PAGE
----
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  • Catharine Macaulay and Mercy Otis Warren: The Revolutionary Atlantic and the Politics of Gender
  • Marion Rust (bio)
Catharine Macaulay and Mercy Otis Warren: The Revolutionary Atlantic and the Politics of Gender Kate Davies New York: Oxford University Press, 2005336 pp.

Kate Davies enters into a flourishing critical discourse with her investigation into the works, lives, and relationship of two prominent late eighteenth-century historians and republican theorists, Catherine Macaulay and Mercy Otis Warren. Recently, scholars such as Catherine Allgor and Susan Branson have investigated the particular ways in which early national women employed gender identity to attain forms of political influence unavailable to men. Like them, Davies argues that "in an era when ideas of gender difference permeated most cultural debates," one must acknowledge "the importance of many oblique, normative or apparently concessionary accounts of their gender to Warren and Macaulay's articulation of a politics we might certainly want to see in feminist terms" (306–7). In choosing Macaulay and Warren as her focus, however, Davies also challenges a commonly held conviction within this body of work. Scholars such as Rosemarie Zagarri and David Waldstreicher have noted that in general, Republicans did not attend to gender or inspire female political activity to nearly the same degree that Federalists did. Surprisingly, goes the argument, the more radical political party provided less fertile ground [End Page 223] for early feminism than did its conservative counterpart. Davies opposes this view wholeheartedly, arguing that these two exemplary Republicans "established the concerns of gender as central to the politics of the revolutionary Atlantic," not least by rendering "Anti-Federalism as a politics of sensibility" (309, 294). Even when they were not discussing female equality outright, that is, they used prevailing assumptions about women to make heard their fiercely committed republican beliefs, in the process rendering political authority a central component of virtuous womanhood. Davies's argument, then, intensifies a current development in eighteenth-century transatlantic women's studies, by which gender is conceived less as a topic than a rhetorical mode—and in so doing, opens the field of early American studies to rich further investigation.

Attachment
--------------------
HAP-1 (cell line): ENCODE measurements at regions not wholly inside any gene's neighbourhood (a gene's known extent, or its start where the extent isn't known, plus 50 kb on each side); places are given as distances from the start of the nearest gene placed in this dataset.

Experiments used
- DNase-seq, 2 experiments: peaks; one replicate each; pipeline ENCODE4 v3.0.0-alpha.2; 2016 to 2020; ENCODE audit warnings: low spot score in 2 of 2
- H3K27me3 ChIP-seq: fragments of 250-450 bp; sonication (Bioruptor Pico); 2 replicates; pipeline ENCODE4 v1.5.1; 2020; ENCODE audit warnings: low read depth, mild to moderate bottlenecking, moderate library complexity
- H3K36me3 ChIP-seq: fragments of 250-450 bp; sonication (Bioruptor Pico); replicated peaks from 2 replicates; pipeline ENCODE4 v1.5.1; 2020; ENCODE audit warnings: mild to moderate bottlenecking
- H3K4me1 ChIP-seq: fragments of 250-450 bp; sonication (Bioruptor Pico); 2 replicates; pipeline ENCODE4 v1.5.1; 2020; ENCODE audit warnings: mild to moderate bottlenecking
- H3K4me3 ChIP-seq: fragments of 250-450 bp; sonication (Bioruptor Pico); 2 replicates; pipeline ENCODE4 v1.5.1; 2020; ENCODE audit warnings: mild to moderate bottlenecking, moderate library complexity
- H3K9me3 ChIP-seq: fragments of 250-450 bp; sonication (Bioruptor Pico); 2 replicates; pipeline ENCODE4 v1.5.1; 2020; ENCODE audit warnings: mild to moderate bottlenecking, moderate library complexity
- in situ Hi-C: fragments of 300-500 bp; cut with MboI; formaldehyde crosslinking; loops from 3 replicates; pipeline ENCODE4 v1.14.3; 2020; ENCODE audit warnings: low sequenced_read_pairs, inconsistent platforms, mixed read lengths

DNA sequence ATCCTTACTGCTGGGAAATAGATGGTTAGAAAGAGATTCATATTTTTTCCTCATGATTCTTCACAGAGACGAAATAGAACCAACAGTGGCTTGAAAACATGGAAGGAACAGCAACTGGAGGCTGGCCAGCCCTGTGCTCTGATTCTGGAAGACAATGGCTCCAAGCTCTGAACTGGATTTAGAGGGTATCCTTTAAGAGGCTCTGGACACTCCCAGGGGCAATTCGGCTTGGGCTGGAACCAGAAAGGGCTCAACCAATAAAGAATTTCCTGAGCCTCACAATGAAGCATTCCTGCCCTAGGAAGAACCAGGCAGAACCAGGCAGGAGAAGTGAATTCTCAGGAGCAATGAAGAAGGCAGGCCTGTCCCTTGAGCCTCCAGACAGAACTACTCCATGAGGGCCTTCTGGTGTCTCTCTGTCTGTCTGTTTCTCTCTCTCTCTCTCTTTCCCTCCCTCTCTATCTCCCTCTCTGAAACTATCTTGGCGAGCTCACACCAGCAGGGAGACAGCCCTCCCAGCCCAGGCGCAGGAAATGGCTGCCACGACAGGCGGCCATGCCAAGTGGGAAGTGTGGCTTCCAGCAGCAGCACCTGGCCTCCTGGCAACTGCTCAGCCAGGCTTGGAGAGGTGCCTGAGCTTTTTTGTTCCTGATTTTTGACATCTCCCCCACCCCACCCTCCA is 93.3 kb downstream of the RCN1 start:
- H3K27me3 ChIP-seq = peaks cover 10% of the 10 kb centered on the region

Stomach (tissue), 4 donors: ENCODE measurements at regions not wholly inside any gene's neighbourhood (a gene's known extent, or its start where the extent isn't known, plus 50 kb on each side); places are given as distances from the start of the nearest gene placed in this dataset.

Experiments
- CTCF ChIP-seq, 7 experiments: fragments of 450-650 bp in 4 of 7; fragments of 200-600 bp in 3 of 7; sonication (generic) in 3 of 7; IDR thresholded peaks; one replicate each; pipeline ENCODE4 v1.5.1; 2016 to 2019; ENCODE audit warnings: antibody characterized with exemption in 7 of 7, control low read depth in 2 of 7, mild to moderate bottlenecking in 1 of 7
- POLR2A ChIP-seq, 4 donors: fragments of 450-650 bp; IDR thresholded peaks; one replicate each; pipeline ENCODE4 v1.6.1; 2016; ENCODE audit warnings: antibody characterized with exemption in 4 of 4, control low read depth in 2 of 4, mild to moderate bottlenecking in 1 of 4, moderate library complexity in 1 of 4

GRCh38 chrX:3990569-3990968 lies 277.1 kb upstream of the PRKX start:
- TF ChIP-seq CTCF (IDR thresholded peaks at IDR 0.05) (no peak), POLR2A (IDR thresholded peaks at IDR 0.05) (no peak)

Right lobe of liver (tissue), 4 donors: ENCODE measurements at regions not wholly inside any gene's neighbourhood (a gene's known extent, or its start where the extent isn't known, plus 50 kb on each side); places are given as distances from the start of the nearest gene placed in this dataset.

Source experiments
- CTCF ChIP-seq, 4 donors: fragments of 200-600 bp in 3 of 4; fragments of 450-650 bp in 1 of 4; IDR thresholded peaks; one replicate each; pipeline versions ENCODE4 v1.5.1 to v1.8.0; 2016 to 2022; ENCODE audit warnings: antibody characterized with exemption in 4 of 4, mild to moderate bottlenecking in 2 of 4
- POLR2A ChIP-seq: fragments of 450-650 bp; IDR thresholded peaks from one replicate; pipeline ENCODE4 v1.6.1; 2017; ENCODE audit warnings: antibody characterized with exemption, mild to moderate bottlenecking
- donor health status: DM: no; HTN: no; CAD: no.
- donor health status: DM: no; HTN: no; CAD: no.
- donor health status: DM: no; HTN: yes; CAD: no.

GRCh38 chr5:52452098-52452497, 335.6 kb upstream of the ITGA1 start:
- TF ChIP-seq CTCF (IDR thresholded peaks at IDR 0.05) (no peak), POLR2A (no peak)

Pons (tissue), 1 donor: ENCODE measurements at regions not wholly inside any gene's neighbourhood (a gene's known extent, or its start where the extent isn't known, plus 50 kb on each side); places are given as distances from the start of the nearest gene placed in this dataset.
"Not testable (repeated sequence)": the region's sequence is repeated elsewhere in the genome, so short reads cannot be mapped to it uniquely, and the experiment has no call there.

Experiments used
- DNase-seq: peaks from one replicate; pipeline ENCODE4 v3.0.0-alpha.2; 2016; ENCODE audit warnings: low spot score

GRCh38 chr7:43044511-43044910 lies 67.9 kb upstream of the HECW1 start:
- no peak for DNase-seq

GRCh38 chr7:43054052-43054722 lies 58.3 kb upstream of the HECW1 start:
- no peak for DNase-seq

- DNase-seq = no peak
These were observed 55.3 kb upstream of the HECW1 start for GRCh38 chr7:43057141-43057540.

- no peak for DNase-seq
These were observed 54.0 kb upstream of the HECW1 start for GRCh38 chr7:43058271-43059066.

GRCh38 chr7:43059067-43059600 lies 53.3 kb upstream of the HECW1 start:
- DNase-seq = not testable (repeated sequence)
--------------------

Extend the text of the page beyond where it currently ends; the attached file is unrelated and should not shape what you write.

Catharine Macaulay (1731–1791) and Mercy Otis Warren (1728–1814) conducted a twenty-year friendship, largely through the medium of a transatlantic epistolary correspondence. Even after Macaulay's death, Warren continued to engage her ideas by republishing her work in the United States and citing her frequently and favorably throughout her History. Their friendship was based in part on similarity of circumstance, since both women hailed from prominent families characterized by an "oppositional Whiggism" that offered opportunities for learned women to lay claim to "masculine genius" while simultaneously fostering the capacity for "republican femininity" (4, 21, 27). As authors of what both perceived as "the definitive republican histories of their respective nations" (Macaulay's History of England and Warren's History of the Rise, Progress, and Termination of the American Revolution), in addition to many other published works, they not only made their correspondence a lively addition to the public sphere in its own right but also used it to test out the ideas that informed their subsequent publications (3). Over the course of their careers, both went from being objects of widespread admiration to being subjects of derision figured in terms of gender abnormality. (In this context, the more famous Macaulay, as the onetime "figurehead . . . of British and American republicanism," suffered far more serious excoriation throughout British print culture, though the United States remained at least outwardly welcoming [36].) And both, according to Davies, used their eventual unpopularity to fuel their capacity for cogent social critique. They maintained significant differences in outlook (Warren more prone to champion Christian values and agrarian simplicity; Macaulay, more cosmopolitan), and if Davies's [End Page 224] references to "the testy Warren" are to be credited, their friendship also had to weather incompatibilities in temperament (263, 289). On one occasion that serves as the subject of an entire chapter, they even had a serious and much-publicized falling out. Nevertheless, their relationship survived on the common tenet that, simply put, "women made the best historians," and Davies explores this synchronicity of gender and public identity, of the "intimate and the...


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